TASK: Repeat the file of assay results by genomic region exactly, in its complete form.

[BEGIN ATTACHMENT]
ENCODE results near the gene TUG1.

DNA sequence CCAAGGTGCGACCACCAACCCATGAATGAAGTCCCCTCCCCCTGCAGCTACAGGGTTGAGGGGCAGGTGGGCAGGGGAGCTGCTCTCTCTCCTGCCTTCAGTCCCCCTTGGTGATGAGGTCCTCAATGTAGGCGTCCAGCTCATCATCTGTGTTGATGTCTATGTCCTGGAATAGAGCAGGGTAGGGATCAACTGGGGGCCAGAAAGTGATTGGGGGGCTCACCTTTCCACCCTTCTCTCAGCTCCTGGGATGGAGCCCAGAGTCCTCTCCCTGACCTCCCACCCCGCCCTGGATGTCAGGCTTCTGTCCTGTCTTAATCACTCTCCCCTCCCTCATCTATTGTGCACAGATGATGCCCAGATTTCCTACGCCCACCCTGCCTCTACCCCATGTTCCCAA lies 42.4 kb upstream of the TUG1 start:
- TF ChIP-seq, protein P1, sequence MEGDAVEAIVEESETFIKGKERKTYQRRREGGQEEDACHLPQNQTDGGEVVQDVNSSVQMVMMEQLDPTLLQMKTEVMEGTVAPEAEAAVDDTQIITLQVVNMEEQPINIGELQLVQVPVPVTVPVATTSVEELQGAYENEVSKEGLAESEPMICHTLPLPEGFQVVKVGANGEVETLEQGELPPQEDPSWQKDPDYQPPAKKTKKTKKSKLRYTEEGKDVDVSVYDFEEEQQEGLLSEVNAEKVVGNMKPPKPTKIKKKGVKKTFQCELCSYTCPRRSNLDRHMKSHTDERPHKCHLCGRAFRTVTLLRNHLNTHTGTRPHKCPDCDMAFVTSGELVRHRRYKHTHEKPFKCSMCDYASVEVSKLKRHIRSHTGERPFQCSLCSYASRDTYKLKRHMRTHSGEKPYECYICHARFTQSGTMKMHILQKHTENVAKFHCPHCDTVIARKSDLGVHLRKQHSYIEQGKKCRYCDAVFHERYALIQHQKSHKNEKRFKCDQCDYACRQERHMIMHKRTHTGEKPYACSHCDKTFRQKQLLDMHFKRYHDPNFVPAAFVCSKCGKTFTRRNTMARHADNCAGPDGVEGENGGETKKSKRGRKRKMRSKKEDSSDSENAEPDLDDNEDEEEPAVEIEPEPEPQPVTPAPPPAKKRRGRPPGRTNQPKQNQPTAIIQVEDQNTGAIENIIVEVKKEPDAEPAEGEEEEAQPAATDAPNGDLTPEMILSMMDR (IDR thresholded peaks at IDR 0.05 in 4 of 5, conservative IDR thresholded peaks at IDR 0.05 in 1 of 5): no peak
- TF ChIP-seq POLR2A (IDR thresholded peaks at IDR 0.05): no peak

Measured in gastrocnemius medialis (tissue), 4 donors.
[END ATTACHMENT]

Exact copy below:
ENCODE results near the gene TUG1.

DNA sequence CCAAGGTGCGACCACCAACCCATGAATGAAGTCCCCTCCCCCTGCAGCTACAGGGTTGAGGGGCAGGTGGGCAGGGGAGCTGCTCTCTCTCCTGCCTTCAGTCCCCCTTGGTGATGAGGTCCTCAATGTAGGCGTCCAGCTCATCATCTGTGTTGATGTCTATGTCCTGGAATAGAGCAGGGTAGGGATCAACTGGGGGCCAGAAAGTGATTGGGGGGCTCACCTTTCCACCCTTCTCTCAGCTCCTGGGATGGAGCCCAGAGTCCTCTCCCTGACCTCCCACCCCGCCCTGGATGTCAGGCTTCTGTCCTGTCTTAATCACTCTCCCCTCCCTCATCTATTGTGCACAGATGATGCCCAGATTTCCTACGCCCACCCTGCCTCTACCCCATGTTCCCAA lies 42.4 kb upstream of the TUG1 start:
- TF ChIP-seq, protein P1, sequence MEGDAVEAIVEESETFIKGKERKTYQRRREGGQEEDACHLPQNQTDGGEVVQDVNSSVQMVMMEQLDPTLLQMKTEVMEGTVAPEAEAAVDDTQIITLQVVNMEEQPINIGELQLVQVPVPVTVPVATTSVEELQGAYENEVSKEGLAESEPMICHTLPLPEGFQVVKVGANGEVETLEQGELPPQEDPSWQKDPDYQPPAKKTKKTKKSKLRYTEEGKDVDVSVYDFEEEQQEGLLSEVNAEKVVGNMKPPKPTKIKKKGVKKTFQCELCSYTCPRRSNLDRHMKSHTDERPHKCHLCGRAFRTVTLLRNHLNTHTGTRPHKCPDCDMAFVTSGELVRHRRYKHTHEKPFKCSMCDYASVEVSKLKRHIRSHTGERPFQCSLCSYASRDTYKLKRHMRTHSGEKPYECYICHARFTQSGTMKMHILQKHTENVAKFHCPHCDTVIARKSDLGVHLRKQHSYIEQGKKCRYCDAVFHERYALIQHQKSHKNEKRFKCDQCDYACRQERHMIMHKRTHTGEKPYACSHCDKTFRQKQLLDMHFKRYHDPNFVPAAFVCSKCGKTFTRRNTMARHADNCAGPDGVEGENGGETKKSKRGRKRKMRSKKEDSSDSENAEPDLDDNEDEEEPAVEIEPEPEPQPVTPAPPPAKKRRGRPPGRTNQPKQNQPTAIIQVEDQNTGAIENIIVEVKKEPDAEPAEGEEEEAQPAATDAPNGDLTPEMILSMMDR (IDR thresholded peaks at IDR 0.05 in 4 of 5, conservative IDR thresholded peaks at IDR 0.05 in 1 of 5): no peak
- TF ChIP-seq POLR2A (IDR thresholded peaks at IDR 0.05): no peak

Measured in gastrocnemius medialis (tissue), 4 donors.